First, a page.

“The Girl With a Dragon Tattoo” kicks off with a violent and sexually charged title sequence that would put a James Bond film to shame.
That’s just how director David Fincher wanted it when he tapped Blur Studio, a Venice, Calif., based animation and visual effects firm, to create the two-and-half minute credits for his adaptation of Stieg Larsson’s hit novel.
Blur Creative Director Tim Miller told TheWrap that Fincher instructed him to design an opening that would “look like James Bond if he was a 22-year old disturbed cutter.”
He got his wish. The oil-drenched opening contains shots of a man engulfed in flame, a woman spitting out a swarm of hornets, and, in a nod to the heroine Lisbeth Salander’s hacker talents, a veritable spider’s web of USB cables.
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The dizzying spectacle is set to Trent Reznor and Karen O’s howling rendition of “The Immigrant Song.”
“We wanted it to look like a nightmare — a bad dream that tells elements of Salander’s past,” Miller told TheWrap.
That meant culling together sequences from not only “Dragon Tattoo,” but also the other two books in the “The Millennium series,” “The Girl Who Kicked the Hornet’s Nest” and “The Girl Who Played With Fire.”
Consequently, the title sequence included shots of Salander lighting her father on fire and digging herself out of a grave that don’t appear until later in the series.
Story continues below opening sequence:
“It was less about telling a linear story and more about the ideas behind the images,” Miller said. “That’s why you have the shot of Daniel Craig being strangled by the newspaper to show the effect of the libel case on [Blomkvist].”
In addition to the 007 films, Miller drew on such outre inspirations as a video of girls wrestling in oil, pictures of an artist who would paint himself black and stand in a gallery, and a series of images of women splattered with black paint.
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Getting the distinctive look right required the latest in computer technology. The effects in the credit sequence were achieved electronically using 3D scans of the film’s stars Daniel Craig (Mikael Blomkvist) and Rooney Mara (Salander). These computer graphics were designed so that they could be viewed from multiple camera angles throughout the editing process.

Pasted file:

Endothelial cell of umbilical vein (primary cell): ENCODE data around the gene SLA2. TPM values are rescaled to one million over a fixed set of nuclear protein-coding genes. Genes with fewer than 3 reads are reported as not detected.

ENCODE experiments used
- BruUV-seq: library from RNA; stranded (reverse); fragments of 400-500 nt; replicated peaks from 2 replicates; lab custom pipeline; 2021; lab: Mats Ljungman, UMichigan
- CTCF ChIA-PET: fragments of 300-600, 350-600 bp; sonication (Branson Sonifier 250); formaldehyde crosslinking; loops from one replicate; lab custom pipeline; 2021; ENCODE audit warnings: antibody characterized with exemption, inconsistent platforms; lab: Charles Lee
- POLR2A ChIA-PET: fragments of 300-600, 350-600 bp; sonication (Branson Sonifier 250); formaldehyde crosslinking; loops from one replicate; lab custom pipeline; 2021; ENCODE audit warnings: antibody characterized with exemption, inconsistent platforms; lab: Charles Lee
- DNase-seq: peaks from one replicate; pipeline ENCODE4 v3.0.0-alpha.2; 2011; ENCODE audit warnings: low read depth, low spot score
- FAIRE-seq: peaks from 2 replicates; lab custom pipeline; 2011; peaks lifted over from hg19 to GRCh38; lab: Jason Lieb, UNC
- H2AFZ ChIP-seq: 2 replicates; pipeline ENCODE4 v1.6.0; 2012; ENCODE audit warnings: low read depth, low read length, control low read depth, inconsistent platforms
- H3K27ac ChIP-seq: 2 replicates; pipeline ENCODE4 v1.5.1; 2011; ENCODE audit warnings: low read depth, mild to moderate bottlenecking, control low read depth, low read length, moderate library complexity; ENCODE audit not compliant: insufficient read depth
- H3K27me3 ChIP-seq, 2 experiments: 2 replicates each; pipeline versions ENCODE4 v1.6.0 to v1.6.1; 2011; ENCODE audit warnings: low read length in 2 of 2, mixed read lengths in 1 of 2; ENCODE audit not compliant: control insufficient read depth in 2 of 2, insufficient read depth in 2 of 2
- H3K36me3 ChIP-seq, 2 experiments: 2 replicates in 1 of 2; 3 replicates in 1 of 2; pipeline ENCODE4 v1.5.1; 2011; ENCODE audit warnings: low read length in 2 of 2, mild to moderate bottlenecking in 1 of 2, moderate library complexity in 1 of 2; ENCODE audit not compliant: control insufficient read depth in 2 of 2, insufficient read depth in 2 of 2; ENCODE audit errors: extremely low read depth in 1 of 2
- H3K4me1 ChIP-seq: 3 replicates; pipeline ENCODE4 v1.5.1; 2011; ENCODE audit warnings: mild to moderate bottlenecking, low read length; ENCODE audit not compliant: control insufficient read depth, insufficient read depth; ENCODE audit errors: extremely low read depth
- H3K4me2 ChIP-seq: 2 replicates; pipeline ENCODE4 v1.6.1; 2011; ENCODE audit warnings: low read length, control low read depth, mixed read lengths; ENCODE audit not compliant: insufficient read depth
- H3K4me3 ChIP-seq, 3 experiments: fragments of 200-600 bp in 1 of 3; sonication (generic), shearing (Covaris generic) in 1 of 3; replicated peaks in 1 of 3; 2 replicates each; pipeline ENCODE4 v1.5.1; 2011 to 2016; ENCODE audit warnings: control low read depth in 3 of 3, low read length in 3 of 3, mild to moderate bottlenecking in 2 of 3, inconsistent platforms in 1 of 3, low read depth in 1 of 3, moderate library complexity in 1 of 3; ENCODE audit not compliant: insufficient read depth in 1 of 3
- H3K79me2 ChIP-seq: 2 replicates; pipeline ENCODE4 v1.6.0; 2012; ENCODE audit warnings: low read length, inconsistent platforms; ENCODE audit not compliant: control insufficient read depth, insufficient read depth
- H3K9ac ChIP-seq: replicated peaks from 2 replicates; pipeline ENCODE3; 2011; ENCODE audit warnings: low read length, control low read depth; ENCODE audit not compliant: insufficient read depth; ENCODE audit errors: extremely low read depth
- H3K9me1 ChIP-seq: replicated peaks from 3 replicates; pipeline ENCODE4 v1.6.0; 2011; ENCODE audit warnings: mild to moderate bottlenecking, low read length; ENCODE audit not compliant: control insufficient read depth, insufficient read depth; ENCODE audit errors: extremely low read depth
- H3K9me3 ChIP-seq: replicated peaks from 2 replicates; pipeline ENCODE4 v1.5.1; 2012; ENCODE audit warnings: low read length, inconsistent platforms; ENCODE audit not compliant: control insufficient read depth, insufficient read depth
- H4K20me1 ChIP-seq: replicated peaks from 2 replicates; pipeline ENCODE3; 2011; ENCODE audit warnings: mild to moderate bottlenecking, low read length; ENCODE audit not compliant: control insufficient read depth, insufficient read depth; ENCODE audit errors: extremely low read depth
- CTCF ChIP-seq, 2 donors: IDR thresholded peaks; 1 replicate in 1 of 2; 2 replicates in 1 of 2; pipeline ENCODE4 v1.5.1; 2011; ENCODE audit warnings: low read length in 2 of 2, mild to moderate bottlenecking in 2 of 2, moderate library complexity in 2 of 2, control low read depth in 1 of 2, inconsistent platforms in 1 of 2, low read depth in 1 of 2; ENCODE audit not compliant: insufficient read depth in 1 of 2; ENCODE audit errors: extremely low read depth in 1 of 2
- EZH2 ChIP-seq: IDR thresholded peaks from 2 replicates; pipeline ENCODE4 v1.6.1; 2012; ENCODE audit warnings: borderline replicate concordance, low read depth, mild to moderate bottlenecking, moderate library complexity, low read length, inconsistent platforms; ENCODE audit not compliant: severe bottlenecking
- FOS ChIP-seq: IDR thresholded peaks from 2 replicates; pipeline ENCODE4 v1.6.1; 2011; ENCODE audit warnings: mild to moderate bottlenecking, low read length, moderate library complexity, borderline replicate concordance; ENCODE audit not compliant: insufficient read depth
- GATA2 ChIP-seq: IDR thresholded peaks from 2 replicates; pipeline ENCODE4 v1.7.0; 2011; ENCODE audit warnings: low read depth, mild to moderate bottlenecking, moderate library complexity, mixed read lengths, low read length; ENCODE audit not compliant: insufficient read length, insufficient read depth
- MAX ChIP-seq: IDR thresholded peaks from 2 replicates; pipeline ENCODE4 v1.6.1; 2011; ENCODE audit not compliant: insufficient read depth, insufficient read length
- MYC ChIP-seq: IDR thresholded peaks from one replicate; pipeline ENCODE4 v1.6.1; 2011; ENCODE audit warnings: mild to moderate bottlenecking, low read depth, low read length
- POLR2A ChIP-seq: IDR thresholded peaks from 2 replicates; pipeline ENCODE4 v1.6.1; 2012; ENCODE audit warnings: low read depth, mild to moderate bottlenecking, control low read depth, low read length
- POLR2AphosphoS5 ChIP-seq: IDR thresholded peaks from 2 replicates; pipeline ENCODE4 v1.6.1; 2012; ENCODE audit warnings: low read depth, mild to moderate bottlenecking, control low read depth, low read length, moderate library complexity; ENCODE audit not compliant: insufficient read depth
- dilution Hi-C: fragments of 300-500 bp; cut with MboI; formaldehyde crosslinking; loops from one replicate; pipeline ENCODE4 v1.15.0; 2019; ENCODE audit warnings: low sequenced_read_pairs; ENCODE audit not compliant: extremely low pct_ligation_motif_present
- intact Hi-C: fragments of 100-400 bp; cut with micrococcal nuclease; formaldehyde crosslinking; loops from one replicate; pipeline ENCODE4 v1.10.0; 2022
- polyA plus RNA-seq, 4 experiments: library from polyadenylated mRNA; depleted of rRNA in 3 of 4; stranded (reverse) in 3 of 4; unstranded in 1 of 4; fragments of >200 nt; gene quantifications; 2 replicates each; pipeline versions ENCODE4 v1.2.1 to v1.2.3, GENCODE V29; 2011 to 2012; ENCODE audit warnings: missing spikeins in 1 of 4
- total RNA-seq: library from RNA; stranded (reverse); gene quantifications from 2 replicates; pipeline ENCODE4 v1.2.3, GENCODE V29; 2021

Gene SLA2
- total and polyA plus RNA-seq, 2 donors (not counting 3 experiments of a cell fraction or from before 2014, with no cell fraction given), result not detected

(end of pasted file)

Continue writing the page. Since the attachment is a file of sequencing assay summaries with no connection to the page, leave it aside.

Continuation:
The most challenging element, Miller said, was getting the black ooze that seeps throughout the title sequence to look realistic. To that end, Blur tapped fluid special effects specialists Spatial Harmonics and Fusion CIS to help execute the inky liquid.
In all, there are a total of 252 shots in the clip with each cut lasting for roughly 24 frames a second, giving the whole thing a hyper-adrenalized and spastic feeling that matches the troubled title character’s disturbed state of mind.
The process took Blur nearly four months to complete, with the company wrapping up work in November.
For Blur, a 100-person company that is best known its work creating the space sequences in “Avatar,” the film was a departure of sorts. Although Miller had worked with Fincher on “Zodiac” and on a shelved remake of “Heavy Metal,” Blur had never created a title sequence before.
Although the reaction among critics and bloggers has been enthusiastic, Miller said Blur has not received any new commissions for a feature film title sequence.
“I hope we get more of that kind of work,” Miller said. “The reaction has been great, but people expect greatness from David and they want to like it, so we get a little bit of the Fincher bump.”